Not a bad split
Try to keep the session volume down a bit though, typically 8-12 work sets/session. This ensures a good balance between fatigue and growth. Also, when the volume gets high, the later exercises suffer a lot and you just end up going through the motions (getting a pump, prolonging recovery for no good return).
So you may have more volume on your primary movement for a bodypart, and less on your secondary/third one. Or as some people do, alternate movements for the same bodypart (e.g. lower chest on Monday, upper chest on Friday). Personally, I prefer to hit the muscle group with all it's exercises in one session (even if this means only doing 1 set for it) - my 3-way split easily allows more bodypart volume via extra exercises.
As a general rule of thumb, keep volume down to 4-6 exercises/session.
Along the same lines, bodypart weekly volume is good around the 8-12 set mark (mostly, except for when deloading/higher volume phases). For people who are more into their HIT (high intensity training...usually 1-2 sets taken to absolute failure or sometimes further), I'd say 4-8 sets/bodypart/week is more appropriate. This is because more intensity = more recovery and less tolerance to volume.
As for reps, you can expand them a little (e.g. 6-10 on most exercises). Back and biceps tend to respond better to higher volume (so either higher rep sets, or more sets, or more exercises...or a mix of all three). Chest/shoulders responds really well to the lower rep ranges.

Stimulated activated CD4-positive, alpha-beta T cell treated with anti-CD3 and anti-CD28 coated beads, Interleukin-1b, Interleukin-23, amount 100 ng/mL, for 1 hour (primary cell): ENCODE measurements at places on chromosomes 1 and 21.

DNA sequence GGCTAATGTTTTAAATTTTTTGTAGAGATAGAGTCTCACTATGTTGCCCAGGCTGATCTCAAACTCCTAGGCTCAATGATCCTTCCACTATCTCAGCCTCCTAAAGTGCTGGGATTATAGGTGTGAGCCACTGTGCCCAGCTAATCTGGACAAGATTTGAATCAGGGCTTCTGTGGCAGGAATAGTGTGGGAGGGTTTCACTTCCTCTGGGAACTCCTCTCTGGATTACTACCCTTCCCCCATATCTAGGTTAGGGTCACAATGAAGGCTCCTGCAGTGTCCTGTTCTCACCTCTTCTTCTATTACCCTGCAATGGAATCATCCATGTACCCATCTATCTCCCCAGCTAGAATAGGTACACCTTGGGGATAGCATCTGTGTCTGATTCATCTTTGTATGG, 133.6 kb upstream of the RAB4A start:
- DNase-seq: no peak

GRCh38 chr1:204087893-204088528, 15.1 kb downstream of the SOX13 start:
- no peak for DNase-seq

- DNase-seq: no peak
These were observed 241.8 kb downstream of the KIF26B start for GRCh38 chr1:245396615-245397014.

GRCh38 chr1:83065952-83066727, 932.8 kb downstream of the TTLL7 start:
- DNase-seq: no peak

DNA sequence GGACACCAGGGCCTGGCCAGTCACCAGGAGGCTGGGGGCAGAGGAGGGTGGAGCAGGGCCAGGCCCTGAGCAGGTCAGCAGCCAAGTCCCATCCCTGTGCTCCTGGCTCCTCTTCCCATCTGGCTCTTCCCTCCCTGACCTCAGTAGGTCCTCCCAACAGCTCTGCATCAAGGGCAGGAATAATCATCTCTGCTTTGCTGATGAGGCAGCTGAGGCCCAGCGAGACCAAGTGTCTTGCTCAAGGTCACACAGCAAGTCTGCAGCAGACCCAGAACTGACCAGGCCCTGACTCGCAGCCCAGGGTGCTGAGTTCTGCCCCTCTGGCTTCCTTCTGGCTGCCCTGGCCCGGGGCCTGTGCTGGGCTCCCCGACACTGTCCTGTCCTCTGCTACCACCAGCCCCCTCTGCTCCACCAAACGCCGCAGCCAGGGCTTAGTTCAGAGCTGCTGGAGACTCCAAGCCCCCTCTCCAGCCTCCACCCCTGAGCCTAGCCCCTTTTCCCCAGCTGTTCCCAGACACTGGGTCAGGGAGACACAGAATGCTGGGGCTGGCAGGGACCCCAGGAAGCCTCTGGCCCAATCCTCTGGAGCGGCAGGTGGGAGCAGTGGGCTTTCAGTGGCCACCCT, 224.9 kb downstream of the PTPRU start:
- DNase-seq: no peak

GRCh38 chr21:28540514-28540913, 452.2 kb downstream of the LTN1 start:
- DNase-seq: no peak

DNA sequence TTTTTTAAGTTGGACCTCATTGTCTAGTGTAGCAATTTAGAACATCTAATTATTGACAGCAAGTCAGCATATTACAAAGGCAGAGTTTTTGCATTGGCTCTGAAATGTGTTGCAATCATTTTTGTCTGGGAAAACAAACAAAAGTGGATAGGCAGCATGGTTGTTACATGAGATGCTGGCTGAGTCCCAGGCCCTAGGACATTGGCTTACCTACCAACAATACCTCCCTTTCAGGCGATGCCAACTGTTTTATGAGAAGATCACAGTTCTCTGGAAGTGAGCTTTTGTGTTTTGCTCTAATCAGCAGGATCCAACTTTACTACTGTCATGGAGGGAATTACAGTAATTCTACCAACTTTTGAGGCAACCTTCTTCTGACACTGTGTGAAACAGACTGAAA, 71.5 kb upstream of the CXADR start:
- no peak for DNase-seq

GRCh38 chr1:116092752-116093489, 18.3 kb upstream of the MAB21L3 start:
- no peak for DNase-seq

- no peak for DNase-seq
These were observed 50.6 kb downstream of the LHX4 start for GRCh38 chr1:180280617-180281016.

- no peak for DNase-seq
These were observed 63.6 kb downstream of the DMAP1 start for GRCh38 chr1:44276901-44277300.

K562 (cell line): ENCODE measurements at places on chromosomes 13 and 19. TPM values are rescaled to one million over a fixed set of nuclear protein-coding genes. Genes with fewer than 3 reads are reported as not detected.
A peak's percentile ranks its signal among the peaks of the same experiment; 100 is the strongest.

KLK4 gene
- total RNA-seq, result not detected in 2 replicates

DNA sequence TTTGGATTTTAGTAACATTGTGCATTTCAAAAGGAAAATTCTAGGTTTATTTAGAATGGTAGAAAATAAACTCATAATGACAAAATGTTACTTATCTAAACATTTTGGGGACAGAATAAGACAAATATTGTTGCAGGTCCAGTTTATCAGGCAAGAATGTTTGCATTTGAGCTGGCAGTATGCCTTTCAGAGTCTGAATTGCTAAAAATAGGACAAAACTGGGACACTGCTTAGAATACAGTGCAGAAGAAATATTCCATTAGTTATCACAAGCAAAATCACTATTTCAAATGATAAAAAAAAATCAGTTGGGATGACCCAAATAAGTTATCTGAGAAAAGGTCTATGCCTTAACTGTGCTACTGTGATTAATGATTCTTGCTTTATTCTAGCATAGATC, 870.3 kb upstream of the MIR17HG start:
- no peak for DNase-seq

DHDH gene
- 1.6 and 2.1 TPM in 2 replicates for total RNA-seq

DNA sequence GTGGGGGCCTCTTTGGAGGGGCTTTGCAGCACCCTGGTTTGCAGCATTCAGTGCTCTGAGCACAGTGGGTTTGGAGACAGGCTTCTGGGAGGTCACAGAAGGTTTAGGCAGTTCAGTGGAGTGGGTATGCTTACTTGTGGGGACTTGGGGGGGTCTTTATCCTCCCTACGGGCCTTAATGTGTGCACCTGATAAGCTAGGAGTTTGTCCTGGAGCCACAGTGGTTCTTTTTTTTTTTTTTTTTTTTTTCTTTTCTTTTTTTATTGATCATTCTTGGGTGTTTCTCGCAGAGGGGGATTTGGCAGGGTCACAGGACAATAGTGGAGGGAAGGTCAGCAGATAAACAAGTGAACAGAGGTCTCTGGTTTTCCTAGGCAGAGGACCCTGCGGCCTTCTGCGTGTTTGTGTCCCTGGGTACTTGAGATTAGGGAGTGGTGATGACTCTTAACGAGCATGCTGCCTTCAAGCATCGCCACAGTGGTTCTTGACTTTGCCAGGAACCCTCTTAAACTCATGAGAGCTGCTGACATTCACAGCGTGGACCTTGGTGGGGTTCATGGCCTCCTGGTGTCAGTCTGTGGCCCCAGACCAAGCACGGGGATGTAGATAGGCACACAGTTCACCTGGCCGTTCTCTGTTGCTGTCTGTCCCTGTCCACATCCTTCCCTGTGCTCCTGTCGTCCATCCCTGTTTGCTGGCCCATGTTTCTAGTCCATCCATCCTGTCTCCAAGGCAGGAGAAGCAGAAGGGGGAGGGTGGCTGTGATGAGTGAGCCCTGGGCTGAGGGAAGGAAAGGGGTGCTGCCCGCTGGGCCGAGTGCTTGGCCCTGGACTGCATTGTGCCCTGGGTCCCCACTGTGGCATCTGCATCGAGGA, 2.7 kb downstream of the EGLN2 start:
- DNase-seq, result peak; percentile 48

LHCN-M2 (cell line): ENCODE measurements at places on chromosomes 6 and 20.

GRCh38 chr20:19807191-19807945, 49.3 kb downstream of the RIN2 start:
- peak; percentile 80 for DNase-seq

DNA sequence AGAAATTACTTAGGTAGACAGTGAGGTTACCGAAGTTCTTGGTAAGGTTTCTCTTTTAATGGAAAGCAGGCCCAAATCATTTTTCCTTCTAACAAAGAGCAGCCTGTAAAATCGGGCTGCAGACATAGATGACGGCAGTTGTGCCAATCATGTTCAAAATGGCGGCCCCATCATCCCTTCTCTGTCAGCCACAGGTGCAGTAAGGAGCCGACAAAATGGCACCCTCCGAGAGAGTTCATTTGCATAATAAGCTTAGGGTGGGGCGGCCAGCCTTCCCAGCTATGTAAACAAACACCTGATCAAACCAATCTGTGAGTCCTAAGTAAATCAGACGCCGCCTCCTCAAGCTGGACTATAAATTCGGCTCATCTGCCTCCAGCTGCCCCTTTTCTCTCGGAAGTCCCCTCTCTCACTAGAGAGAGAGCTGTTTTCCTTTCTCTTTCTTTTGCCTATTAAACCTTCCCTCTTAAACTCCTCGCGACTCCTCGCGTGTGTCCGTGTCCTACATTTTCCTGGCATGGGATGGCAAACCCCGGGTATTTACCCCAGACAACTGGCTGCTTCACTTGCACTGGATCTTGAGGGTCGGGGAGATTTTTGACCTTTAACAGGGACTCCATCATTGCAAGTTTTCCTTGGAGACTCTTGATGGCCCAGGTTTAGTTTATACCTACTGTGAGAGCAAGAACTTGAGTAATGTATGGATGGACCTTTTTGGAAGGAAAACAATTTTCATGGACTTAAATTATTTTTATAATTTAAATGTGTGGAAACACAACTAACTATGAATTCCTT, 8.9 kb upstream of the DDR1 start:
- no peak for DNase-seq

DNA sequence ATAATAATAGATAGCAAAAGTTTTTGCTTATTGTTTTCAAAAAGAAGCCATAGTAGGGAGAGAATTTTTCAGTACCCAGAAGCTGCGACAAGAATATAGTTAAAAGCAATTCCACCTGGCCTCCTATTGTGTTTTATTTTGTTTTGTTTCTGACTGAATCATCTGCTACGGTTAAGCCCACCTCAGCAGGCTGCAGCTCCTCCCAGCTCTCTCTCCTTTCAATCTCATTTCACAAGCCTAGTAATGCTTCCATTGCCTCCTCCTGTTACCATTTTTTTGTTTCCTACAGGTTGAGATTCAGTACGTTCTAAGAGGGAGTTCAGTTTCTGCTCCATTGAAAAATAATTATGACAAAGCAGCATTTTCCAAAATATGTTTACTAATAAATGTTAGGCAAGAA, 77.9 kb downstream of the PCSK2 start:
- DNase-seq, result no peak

Example routine (on first set, it should fall within rep range, then reps drop off on proceeding set):
2 sets per exercise
Barbell flat bench press, 6-8 reps
Rows, 10-12 reps
DB incline bench press, 8-10 reps
Chinups, 10-12 reps
Skull crushers, 8-10 reps
Incline seated DB curls, 8-10 reps
Squat, 3-5 reps, then drop load by ~20% and rep out (e.g. 12-20 reps)
Deadlift, 3-5 reps (ramp up to one set)
Standing calf raises, 10-15 reps
Seated calf raises, 12+ reps
Same as Monday except Shoulder Press replaces Incline Benching
After 3-4 months, switch exercises for the same bodypart (unless still making good progress). E.g. dips replace flat bench press, or pullups replace chinups, or t-bar row replaces dumbbell row etc.
Progression is the key.
Obviously, you will know your body better as you progress, and extra exercises/exercise adjustments may need to be made. This is why routines evolve. You may decide to train more often and go with a 3 way split (e.g. push/pull/legs) so that you can focus more on certain bodyparts. Whatever you do, be consistent and don't forget to eat for it. Most change their routine when it was their diet at fault (not enough protein/calories), don't make the same mistake!